Here is a naive question: If the government can print $4 trillion to give to banks, to very little positive effect for the  country, why can’t it print even a fraction of that amount to finance massive public works to make need infrastructure repairs, make education more affordable (or better yet, free), and convert our energy economy to one that is sustainable?

Hell,giving every American a few thousand bucks would be a much more effective stimulus than what the Fed has done.

And don’t forget that the QE program rewards the very entities that created the crisis.

Having racked up hundreds of billions of dollars in opaque Fed subsidies, U.S. banks have seen their collective stock price triple since March 2009. The biggest ones have only become more of a cartel: 0.2% of them now control more than 70% of the U.S. bank assets.

As for the rest of America, good luck. Because QE was relentlessly pumping money into the financial markets during the past five years, it killed the urgency for Washington to confront a real crisis: that of a structurally unsound U.S. economy. Yes, those financial markets have rallied spectacularly, breathing much-needed life back into 401(k)s, but for how long? Experts like Larry Fink at the BlackRock investment firm are suggesting that conditions are again “bubble-like.” Meanwhile, the country remains overly dependent on Wall Street to drive economic growth.

Even when acknowledging QE’s shortcomings, Chairman Bernanke argues that some action by the Fed is better than none (a position that his likely successor, Fed Vice Chairwoman Janet Yellen, also embraces). The implication is that the Fed is dutifully compensating for the rest of Washington’s dysfunction. But the Fed is at the center of that dysfunction. Case in point: It has allowed QE to become Wall Street’s new “too big to fail” policy.

Getting “countrier than thou” about “artificial redneck morons”

Can’t explain exactly why I’ve been silent here for so long, or why I’m finally prodded into action by this (uncharacteristically) dumb Charles Pierce reaction to the “Obamacare by Morning” schtick at the CMAs the other night.

To these lyin’ eyes, Brad and Carrie’s routine looks like a fairly safe, innocuous jab at a much-discussed current event. And clever. Both in the wordplay and by the fact that it butters up featured CMA guest George Strait, who doesn’t always turn up for awards shows.

Its attitude is pretty closely aligned to this (also very funny) bit from the Daily Show:


But Brad and Carrie really set something off in Pierce:

Let’s forget, shall we, that the act is working gloriously in places like Kentucky, but that places like Tennessee, which hosted the yearly gathering of artificial redneck morons, have decided to sabotage the act because Tennessee insists on electing idiots, which is why there are a lot of the problems for Jethro and Zelda Mae to make sport of on the electric teevee. Let’s also forget how much an actual Medicaid expansion would help in all those Southern states where these posers sell records and that have governors who suddenly find themselves allergic to Free Money (!) Let’s also forget that none of the make-believe goobers on stage last night ever are going to have to make the decision between medicine for the kids and food on the table.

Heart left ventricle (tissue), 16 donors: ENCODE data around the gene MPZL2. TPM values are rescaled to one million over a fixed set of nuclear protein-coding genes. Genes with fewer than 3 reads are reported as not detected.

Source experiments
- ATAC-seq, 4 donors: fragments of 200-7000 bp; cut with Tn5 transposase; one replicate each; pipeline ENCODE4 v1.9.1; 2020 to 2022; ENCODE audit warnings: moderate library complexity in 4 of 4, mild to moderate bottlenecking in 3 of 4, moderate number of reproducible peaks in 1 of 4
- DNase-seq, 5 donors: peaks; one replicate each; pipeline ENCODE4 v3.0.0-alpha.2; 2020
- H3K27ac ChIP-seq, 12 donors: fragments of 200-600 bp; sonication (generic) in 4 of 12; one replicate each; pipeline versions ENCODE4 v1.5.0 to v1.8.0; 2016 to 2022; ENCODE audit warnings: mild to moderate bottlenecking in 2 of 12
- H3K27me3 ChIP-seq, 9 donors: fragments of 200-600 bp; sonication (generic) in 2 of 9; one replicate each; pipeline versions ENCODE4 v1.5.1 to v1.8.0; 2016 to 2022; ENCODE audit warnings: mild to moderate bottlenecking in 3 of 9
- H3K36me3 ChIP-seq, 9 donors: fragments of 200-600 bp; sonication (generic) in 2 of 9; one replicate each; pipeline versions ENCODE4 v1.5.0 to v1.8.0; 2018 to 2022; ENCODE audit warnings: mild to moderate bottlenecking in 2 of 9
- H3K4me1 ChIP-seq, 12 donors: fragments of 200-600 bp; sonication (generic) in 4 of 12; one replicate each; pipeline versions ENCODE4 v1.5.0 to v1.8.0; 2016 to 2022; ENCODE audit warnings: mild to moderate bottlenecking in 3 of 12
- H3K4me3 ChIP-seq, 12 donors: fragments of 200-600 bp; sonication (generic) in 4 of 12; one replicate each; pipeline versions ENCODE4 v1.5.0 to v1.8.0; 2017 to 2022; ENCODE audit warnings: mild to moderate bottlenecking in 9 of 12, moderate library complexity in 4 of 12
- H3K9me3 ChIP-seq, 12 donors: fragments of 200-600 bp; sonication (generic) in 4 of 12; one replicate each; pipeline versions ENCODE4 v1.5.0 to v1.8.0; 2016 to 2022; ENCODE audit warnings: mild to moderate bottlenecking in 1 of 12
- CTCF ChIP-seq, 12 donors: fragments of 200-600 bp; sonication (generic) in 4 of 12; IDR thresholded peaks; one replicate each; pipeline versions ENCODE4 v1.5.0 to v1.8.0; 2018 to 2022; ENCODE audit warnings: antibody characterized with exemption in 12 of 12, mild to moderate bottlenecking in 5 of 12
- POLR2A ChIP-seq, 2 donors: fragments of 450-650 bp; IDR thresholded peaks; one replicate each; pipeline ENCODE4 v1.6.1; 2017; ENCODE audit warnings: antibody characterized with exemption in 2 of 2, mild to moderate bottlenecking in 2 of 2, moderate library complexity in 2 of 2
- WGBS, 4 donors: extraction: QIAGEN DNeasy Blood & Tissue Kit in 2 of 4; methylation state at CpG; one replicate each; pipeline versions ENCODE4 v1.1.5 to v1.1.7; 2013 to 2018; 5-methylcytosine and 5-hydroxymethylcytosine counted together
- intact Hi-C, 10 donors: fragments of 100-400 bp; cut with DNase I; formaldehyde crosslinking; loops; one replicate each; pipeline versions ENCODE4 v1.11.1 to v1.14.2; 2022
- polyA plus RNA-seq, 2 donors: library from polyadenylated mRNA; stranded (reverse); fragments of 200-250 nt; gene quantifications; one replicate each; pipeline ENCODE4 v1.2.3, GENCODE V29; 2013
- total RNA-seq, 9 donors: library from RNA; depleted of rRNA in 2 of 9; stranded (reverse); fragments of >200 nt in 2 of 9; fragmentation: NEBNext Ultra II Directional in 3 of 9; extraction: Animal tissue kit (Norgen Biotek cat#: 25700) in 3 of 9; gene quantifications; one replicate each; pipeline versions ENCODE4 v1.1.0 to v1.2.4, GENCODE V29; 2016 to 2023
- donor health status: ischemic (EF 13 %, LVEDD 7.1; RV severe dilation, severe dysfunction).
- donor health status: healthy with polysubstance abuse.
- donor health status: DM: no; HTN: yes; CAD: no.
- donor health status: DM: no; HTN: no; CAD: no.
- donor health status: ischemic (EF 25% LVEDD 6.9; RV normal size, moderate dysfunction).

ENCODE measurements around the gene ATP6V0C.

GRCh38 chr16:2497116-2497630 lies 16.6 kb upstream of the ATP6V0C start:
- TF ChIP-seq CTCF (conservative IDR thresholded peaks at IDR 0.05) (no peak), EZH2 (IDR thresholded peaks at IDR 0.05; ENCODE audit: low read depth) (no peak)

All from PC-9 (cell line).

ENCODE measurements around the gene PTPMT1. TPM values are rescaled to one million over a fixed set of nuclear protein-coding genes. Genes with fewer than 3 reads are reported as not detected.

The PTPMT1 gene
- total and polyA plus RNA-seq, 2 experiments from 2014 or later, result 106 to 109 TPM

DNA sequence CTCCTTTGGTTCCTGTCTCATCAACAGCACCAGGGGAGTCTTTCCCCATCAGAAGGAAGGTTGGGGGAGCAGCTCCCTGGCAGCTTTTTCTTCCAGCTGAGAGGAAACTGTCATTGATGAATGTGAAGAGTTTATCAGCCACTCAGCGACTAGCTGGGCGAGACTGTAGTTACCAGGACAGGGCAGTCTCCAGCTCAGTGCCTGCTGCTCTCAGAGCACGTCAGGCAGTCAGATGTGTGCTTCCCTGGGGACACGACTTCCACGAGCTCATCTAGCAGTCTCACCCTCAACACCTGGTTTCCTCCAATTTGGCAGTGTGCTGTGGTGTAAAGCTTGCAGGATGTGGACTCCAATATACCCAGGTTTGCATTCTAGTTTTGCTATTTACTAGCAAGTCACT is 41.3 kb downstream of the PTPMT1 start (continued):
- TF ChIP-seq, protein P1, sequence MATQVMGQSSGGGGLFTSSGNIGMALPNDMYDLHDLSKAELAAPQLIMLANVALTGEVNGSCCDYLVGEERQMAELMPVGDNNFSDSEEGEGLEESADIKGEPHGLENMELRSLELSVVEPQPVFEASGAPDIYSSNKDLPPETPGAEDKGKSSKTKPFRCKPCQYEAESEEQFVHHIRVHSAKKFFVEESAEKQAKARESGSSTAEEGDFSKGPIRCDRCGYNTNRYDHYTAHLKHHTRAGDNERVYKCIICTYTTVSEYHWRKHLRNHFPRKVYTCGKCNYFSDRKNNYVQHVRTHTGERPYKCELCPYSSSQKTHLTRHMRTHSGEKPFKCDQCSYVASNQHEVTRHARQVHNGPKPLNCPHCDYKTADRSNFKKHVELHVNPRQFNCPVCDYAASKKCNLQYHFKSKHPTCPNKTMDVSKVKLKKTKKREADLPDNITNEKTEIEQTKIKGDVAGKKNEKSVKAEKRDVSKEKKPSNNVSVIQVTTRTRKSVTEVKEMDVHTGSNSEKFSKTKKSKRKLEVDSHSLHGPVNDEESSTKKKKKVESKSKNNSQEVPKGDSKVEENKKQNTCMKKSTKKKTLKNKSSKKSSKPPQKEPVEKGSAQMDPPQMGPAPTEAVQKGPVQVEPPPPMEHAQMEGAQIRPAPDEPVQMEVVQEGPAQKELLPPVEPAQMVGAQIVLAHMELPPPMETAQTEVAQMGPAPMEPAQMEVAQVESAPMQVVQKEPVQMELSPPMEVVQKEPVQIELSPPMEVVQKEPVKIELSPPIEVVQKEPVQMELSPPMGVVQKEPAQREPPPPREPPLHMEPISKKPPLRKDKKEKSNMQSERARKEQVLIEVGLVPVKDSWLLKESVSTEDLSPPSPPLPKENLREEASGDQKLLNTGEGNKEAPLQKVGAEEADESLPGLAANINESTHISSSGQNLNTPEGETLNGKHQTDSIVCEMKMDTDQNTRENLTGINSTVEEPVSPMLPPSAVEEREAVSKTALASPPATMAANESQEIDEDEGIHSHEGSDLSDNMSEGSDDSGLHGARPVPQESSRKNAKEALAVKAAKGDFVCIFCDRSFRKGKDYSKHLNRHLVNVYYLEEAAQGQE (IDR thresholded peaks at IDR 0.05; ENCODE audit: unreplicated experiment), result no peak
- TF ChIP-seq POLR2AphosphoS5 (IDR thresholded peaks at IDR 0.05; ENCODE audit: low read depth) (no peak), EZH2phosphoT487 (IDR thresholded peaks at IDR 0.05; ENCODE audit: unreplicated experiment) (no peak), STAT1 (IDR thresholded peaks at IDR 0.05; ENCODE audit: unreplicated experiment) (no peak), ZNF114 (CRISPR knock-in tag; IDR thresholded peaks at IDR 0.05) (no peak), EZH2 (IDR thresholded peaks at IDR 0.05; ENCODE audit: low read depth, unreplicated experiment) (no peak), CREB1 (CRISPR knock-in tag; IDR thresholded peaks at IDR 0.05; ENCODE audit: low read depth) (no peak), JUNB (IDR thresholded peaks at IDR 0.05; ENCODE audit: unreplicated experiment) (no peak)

Not a lot to disagree with here on the substance (though I might be cautious about proclaiming  “the act is working gloriously in places like Kentucky” until those enrolled actually try to get their claims processed), but what is notable (beyond the embarrassing attempt at country diction) is the contemptuous “How Dare They” vibe. “Jethro and Zelda Mae.” Wow. “Make-believe goobers”! Pierce knows as well as anyone the glaring issues with ACA, and Jon Stewart’s much more critical satire goes unremarked, but country singers making fun of what is looking (sadly) to be a prototypical product of 21st century (neo)liberalism is just too much for Mr. Pierce to bear.

First the ad hominem, and then the revealing obiter dictum.

Let’s forget all of that and concentrate on the main issue — which is that I think modern country music sucks gigantic bowls of monkey dick. It is, weight for age, the phoniest genre of music since Pat Boone was ripping off Little Richard. Most of what is celebrated as “country” these days is simply bad rock and roll played by people who look like they flunked the audition for a Night Ranger tribute band. I mean, Taylor Fking Swift is already a “legend,” and Patsy Cline would have eaten her on toast.

Stop the presses.  Boston-based writer derides current country music as fake, knows what REAL country music is.

Pierce then moves on to the musical question “You know what coutry music is?” and name checks Guy Clark, Townes Van Zandt, Steve Earle and Harvard Divinity School dropout Gram Parsons. I’m a fan of all of these guys, but every one of them is a middle-class white dude, applying a bookish veneer to the country genre. To Pierce’s credit he does mention Loretta Lynn, but doesn’t link to any of her iconic songs (you know, the ones a Jethro or Zelda Mae might know), but to “Van Lear Rose,” from the all-over-the-place album she did with another slummer, hipster Jack White.